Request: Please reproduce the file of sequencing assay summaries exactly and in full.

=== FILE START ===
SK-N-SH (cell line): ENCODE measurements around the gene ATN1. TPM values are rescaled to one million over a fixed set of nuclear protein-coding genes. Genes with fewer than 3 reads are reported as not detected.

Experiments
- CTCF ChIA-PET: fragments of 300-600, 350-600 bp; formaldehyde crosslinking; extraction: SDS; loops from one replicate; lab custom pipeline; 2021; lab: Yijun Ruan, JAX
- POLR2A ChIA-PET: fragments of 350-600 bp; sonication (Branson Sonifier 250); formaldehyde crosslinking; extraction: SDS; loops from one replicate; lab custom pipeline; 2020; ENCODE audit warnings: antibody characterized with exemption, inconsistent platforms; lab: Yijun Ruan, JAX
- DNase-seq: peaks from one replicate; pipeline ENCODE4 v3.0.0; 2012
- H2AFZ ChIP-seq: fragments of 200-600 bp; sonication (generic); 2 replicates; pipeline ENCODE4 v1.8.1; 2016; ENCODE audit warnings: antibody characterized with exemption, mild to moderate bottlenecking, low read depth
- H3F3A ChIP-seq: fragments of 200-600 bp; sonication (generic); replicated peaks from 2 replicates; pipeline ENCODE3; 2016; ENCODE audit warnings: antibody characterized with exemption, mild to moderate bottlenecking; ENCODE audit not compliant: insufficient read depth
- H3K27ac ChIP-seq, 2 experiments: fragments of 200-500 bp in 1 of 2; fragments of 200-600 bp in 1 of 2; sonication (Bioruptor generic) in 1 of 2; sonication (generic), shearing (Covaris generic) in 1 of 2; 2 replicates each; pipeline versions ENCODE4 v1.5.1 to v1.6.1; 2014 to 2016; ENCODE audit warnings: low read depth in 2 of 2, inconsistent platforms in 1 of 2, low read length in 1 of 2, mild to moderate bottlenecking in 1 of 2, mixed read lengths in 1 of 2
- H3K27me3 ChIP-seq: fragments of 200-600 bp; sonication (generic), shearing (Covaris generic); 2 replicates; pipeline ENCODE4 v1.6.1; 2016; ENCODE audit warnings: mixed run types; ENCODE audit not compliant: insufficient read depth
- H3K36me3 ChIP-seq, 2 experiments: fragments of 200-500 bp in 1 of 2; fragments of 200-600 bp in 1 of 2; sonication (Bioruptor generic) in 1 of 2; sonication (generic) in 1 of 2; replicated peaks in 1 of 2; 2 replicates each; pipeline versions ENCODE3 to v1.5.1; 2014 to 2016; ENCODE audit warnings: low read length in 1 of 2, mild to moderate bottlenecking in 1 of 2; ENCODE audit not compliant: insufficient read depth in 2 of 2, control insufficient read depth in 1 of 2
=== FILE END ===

SK-N-SH (cell line): ENCODE measurements around the gene ATN1. TPM values are rescaled to one million over a fixed set of nuclear protein-coding genes. Genes with fewer than 3 reads are reported as not detected.

Experiments
- CTCF ChIA-PET: fragments of 300-600, 350-600 bp; formaldehyde crosslinking; extraction: SDS; loops from one replicate; lab custom pipeline; 2021; lab: Yijun Ruan, JAX
- POLR2A ChIA-PET: fragments of 350-600 bp; sonication (Branson Sonifier 250); formaldehyde crosslinking; extraction: SDS; loops from one replicate; lab custom pipeline; 2020; ENCODE audit warnings: antibody characterized with exemption, inconsistent platforms; lab: Yijun Ruan, JAX
- DNase-seq: peaks from one replicate; pipeline ENCODE4 v3.0.0; 2012
- H2AFZ ChIP-seq: fragments of 200-600 bp; sonication (generic); 2 replicates; pipeline ENCODE4 v1.8.1; 2016; ENCODE audit warnings: antibody characterized with exemption, mild to moderate bottlenecking, low read depth
- H3F3A ChIP-seq: fragments of 200-600 bp; sonication (generic); replicated peaks from 2 replicates; pipeline ENCODE3; 2016; ENCODE audit warnings: antibody characterized with exemption, mild to moderate bottlenecking; ENCODE audit not compliant: insufficient read depth
- H3K27ac ChIP-seq, 2 experiments: fragments of 200-500 bp in 1 of 2; fragments of 200-600 bp in 1 of 2; sonication (Bioruptor generic) in 1 of 2; sonication (generic), shearing (Covaris generic) in 1 of 2; 2 replicates each; pipeline versions ENCODE4 v1.5.1 to v1.6.1; 2014 to 2016; ENCODE audit warnings: low read depth in 2 of 2, inconsistent platforms in 1 of 2, low read length in 1 of 2, mild to moderate bottlenecking in 1 of 2, mixed read lengths in 1 of 2
- H3K27me3 ChIP-seq: fragments of 200-600 bp; sonication (generic), shearing (Covaris generic); 2 replicates; pipeline ENCODE4 v1.6.1; 2016; ENCODE audit warnings: mixed run types; ENCODE audit not compliant: insufficient read depth
- H3K36me3 ChIP-seq, 2 experiments: fragments of 200-500 bp in 1 of 2; fragments of 200-600 bp in 1 of 2; sonication (Bioruptor generic) in 1 of 2; sonication (generic) in 1 of 2; replicated peaks in 1 of 2; 2 replicates each; pipeline versions ENCODE3 to v1.5.1; 2014 to 2016; ENCODE audit warnings: low read length in 1 of 2, mild to moderate bottlenecking in 1 of 2; ENCODE audit not compliant: insufficient read depth in 2 of 2, control insufficient read depth in 1 of 2